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Voyager 2 Has A Few Last Things To Say

10:36 AM EDT on August 2, 2023

A NASA image of one of the Voyager space probes. Voyager 1 and its identical sister craft Voyager 2 were launched in 1977 to study the outer Solar System and eventually interstellar space. (Photo by NASA/Hulton Archive/Getty Images)
NASA/Hulton Archive/Getty Images

There's a lonely beeping at the edge of the solar system. Voyager 2, roughly 12.3 billion miles from Earth and zooming at 34,000 mph as it continues its one-way trip to the stars 46 years after launch, likes to check in with us to let us know how it's doing. It tells us where it is; it tells us what it senses around it (it lost its eyes decades ago); it tells us that it's still alive and hard at work. It is trying to tell us all that now, right now, but it can't. A couple of weeks ago, someone pushed the wrong buttons and told Voyager 2 to turn away from us, ever so slightly but enough to ensure that we can't hear it, and, most likely, it can't hear us. It is cold and dark out there beyond the heliosphere, and Voyager 2 is talking, and no one is listening.

It was surely someone's worst-ever day at work when on July 21, the scheduled commands sent out to Voyager 2 included some bad instructions. The probe, which like a good little probe was just doing what it thought we wanted it to do, turned its communications antenna two degrees away from Earth. Someone's performance review at NASA is not gonna be great this year. Since then, Voyager 2 has been futilely sending off its data into empty space, and we have been trying to reestablish some sort of contact with the probe. On Tuesday NASA finally announced it's picked up, faint but certain, Voyager 2's "heartbeat."

NASA knew where the probe was supposed to be, even after losing contact—after all, it's hurtling in a more or less straight line—and has had its Deep Space Network, an array of massive radio telescopes in California, Spain, and Australia, listening intently to see if it could make out a peep. It finally heard Voyager 2's carrier signal, even if it couldn't pick up the lower-frequency message signal embedded within, which contains the actual information Voyager is trying to send us.

The Voyager program was and is a marvel of human optimism. The twin probes launched in 1977 each carrying a copy of the so-called Golden Record, a gold-plated copper phonograph record containing images and sounds and voices of life on Earth. It is a time capsule but for space instead of time, and like any time capsule, it's ostensibly meant to be opened but is more about its makers' faith that there'll be someone around to open it. "The spacecraft will be encountered and the record played only if there are advanced spacefaring civilizations in interstellar space," said Carl Sagan, who helped compile the playlist, "but the launching of this 'bottle' into the cosmic 'ocean' says something very hopeful about life on this planet." Something hopeful about life elsewhere too: Engraved on the record are directions to our solar system.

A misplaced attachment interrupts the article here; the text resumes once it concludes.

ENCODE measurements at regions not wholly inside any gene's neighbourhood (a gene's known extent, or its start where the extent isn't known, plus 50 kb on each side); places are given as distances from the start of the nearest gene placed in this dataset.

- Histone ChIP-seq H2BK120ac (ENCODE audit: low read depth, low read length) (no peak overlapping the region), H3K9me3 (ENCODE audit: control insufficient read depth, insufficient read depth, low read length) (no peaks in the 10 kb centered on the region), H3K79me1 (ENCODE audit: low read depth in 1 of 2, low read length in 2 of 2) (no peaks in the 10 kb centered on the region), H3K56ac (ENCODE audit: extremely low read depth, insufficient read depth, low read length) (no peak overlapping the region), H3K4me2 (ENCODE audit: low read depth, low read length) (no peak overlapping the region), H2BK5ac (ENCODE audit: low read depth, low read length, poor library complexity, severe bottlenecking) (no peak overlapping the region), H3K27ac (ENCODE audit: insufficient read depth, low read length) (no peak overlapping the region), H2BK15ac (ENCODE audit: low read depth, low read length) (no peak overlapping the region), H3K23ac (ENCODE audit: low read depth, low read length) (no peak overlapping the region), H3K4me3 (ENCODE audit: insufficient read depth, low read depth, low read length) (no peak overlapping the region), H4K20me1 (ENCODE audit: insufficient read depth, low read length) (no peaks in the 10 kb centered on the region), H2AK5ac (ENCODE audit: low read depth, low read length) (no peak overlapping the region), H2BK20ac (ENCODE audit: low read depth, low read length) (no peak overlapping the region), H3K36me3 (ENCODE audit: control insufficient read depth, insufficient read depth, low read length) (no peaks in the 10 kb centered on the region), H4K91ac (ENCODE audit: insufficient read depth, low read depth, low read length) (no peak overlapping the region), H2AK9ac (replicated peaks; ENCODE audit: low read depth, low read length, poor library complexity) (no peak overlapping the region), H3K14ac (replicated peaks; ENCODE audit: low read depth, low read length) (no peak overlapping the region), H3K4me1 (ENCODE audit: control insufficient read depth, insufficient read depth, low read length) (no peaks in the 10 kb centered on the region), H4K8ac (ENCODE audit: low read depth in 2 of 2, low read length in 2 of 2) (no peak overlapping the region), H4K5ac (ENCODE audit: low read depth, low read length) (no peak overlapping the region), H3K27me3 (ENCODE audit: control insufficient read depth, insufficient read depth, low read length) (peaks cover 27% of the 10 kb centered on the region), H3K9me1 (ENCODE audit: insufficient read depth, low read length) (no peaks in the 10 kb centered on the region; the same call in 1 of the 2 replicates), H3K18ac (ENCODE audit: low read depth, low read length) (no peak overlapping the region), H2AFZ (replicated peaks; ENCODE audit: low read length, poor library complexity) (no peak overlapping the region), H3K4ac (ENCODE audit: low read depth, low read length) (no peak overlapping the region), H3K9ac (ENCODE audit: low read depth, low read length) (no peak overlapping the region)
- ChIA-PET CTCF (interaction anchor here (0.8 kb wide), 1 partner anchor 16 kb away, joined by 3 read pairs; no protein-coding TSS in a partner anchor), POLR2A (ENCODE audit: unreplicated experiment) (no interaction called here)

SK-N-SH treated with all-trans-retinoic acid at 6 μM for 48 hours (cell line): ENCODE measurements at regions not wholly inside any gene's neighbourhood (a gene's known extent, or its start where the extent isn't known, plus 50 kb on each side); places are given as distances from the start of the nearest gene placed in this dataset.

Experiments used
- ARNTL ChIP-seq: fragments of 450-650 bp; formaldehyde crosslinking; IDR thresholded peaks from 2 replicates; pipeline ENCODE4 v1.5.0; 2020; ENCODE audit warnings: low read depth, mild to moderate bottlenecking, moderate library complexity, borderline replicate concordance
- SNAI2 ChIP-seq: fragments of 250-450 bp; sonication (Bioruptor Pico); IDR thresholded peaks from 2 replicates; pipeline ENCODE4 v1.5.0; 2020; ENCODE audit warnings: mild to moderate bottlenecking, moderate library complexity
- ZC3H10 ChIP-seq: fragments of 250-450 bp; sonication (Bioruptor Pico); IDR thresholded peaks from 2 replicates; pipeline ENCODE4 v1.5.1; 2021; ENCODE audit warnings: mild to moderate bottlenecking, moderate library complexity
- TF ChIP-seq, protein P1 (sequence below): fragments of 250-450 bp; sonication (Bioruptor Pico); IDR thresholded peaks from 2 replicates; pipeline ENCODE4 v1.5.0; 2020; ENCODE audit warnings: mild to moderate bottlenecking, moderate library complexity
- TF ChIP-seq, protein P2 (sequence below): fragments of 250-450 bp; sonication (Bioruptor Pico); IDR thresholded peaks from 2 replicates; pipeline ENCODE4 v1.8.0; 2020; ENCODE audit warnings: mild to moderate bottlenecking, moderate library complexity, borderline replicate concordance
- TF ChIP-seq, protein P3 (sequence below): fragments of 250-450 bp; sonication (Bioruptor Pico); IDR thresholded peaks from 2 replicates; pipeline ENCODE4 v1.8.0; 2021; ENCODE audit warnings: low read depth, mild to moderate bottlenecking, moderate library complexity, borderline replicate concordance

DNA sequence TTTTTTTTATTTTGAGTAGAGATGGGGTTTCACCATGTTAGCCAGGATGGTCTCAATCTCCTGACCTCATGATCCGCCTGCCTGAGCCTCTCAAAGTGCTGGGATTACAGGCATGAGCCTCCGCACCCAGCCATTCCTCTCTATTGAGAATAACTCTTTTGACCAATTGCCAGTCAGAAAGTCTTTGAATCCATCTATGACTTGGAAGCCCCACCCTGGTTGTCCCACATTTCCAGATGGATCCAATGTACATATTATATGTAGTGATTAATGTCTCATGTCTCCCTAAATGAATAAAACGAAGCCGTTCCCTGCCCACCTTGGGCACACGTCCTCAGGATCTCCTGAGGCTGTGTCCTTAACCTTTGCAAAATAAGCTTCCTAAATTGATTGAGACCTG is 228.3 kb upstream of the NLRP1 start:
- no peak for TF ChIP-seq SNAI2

Voyager 2, on its way out, peered at Jupiter, Saturn, Uranus, and Neptune, and remains the only probe to have visited those last two ice giants. But though its primary mission was planetary, perhaps its most fascinating discoveries have been what comes after that. Scientists have long speculated about the location and nature of the heliopause, the edge of the bubble of the sun's atmospheric influence—in essence, the boundary between the solar system and interstellar space. Voyager 1 became the first man-made object to cross that border in 2012, and Voyager 2 followed in 2018, and both have been reliably sending back data on what it's like once you leave our solar island. (Lots of cosmic rays; lots of interstellar plasma, or ionized gases long-ago ejected from distant stars, coming from all directions; very few low-energy particles that originated in our own sun. It's unpleasant out there.)

Well, Voyager 2 was sending its data until we accidentally told it to stop. But there is hope! NASA is using its Canberra telescope to shotgun out a command to turn back toward us, in the hopes that Voyager's bad-angled antenna can still pick up a piece of the message. It's 18 light-hours each way, though, so they won't know the results of that command for another day or so; talking with Voyager is more like mailing a letter. And right now it's like mailing a letter to an old address, and the recipient hasn't opted into mail forwarding.

If that doesn't work, and it is a long shot, the real moment of truth will come on October 15. Voyager is programmed to regularly reset its systems, including realigning its antenna toward Earth, and if all goes well, it'll be chatting back to us like nothing ever happened.

Even if we get back in touch, however, Voyager 2's days are numbered. The onboard nuclear battery has gradually been producing less power, and to extend the life of the probe, NASA has been shutting down its systems one by one. Its visible-spectrum cameras went in 1990. (Voyager 1 took one last "family portrait" of the planets; 2's were powered down without ceremony.) It lost the ability to see in ultraviolet in 1998 and infrared in 2011. It lost its gyroscope in 2016. Voyager 2 is flying blind, and at some point in the next few years, it'll lose its eyes and voice too: All instruments are expected to lose power by the middle-to-end of the decade. It'll be a 1600-pound piece of space junk then, no longer transmitting or receiving, rushing headlong into the void, until 40,000 years from now when it will pass by the star Ross 248. If it sees anything interesting along the way, it won't be able to tell us.

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